|Andrew Cox with a selection of one-off furniture prototypes|
followers of this blog or my work might know that i'm a british tubular chair geek. Sometime last year, Adam Hills of Retrouvius called me, "I've got someone you might want to meet".
After years of assembling an archive of the british tubular steel chair industry i was always led to believe that no manufacturers archives were in existence. until now.
Adam arranged a meeting for me with Mr Andrew Cox (seen above), third generation Cox of Watford Limited, manufacturers of transport seating & metal furniture and in my mind, the leading and far superior name in tubular steel furniture. For many years the Cox family stored a large collection of production samples & prototypes in a number of barns. Adam Hills has found a safe home for many larger pieces but Mr.Cox very kindly invited me to select a number of pieces for my own archive. I can safely say this might be the best hoard I've ever found.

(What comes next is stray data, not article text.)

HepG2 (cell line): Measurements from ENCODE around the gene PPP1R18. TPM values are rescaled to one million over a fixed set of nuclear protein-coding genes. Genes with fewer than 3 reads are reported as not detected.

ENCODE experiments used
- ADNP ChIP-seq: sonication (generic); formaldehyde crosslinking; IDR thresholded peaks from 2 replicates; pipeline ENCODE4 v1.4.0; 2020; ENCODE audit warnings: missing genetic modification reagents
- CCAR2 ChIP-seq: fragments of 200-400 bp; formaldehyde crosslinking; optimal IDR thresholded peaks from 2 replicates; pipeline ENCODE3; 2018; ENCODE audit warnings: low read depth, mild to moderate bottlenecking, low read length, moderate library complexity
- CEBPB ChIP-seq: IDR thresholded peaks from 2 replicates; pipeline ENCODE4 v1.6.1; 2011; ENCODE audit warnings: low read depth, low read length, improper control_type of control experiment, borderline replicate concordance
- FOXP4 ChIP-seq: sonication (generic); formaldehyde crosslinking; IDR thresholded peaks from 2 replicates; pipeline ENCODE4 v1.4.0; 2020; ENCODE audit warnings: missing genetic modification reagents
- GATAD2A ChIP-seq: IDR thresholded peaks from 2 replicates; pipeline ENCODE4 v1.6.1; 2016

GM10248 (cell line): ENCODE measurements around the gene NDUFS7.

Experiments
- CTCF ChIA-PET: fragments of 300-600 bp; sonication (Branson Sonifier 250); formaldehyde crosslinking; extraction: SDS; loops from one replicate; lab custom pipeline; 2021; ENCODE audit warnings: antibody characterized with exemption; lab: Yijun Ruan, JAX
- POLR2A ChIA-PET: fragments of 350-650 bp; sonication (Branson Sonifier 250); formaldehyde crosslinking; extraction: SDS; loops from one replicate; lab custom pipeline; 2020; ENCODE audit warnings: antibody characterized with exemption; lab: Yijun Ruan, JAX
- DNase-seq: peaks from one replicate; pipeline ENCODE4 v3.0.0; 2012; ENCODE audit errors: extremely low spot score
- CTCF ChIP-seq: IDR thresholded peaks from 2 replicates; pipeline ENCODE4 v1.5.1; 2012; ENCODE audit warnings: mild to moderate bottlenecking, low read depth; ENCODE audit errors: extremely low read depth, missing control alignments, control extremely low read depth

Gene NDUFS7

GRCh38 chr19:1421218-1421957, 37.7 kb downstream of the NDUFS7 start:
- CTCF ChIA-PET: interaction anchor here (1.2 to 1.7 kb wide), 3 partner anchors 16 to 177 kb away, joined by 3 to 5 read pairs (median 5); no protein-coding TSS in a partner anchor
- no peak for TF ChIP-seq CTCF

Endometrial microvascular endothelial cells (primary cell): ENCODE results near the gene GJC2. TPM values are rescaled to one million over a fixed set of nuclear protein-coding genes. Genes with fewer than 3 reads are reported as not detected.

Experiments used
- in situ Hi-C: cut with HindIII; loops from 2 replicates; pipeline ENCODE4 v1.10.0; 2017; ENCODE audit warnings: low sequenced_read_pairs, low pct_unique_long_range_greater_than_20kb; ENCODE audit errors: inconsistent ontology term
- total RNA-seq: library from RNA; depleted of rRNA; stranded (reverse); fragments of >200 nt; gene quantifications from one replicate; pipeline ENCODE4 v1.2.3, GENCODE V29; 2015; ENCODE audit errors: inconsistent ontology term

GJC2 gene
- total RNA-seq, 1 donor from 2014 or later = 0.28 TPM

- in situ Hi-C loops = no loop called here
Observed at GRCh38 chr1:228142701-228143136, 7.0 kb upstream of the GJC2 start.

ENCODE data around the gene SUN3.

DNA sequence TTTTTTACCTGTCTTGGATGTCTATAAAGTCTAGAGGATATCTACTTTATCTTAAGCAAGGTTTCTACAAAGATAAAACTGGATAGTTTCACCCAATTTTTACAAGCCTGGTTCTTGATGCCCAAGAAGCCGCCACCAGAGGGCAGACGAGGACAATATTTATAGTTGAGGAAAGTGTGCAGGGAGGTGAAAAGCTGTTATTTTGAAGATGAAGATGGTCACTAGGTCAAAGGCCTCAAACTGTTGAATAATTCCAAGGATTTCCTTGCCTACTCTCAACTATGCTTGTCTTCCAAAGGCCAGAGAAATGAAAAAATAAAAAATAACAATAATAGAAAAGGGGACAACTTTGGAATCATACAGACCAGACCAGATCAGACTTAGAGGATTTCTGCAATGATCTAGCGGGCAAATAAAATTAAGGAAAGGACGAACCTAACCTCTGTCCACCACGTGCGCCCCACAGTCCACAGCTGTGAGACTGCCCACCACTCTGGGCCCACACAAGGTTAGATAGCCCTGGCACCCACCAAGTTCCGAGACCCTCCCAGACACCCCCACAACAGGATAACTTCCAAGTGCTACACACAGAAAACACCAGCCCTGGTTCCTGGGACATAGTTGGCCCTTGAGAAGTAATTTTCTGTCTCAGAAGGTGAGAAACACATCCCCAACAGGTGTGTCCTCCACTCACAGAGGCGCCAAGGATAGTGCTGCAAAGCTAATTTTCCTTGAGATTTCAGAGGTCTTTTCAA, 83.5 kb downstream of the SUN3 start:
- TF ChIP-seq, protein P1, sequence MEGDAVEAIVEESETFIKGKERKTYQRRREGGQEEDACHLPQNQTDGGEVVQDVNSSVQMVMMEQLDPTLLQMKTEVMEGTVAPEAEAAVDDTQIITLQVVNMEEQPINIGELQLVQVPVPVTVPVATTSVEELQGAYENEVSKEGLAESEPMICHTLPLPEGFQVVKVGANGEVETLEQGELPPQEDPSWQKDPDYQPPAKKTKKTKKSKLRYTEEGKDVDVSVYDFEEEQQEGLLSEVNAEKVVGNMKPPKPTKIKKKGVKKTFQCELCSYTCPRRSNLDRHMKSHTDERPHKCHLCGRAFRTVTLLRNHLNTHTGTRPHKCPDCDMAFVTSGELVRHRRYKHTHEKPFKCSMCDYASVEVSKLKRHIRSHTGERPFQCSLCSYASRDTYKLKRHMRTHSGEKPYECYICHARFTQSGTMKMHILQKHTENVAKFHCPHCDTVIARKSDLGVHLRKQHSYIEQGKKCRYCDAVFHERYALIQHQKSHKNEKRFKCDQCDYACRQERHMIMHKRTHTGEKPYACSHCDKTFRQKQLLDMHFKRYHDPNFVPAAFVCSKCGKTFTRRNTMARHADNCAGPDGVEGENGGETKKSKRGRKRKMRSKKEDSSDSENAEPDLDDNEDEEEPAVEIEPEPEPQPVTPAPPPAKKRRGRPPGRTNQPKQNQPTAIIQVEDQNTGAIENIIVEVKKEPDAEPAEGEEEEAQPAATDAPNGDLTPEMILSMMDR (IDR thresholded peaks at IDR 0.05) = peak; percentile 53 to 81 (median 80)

Every piece given is unique to my collection, designs that I've never seen before, designs that never found their way into catalogues. I will be recording every item in the coming months, the majority needs major restoration due to years of barn storage but every piece is unique and incredibly rare. I hope to publish a book and exhibit the collection one day.
for this blog post i am just showing a few of the pieces you can see surrounding Mr.Cox in the picture above...
below: By the same school of thought that a rare plywood leg splint is coveted by the Charles Eames collector, a Cox stretcher is surely the holy grail of all Cox designs to me. however, the design may seem fimilair to Londoners, many hundreds were recycled after the war to replace iron railings removed around churches, you can often spot them around modernist council estate green areas.during the war, the Cox factory workers skills & machinery aided the war effort producing tubular steel stretchers with a grid mesh infill. as with many Cox pieces, these were designed to interlock and stack together tightly.
above/below: large table, unsure if this is a dining or work table, great simple cross stretcher design, one of many table variations discovered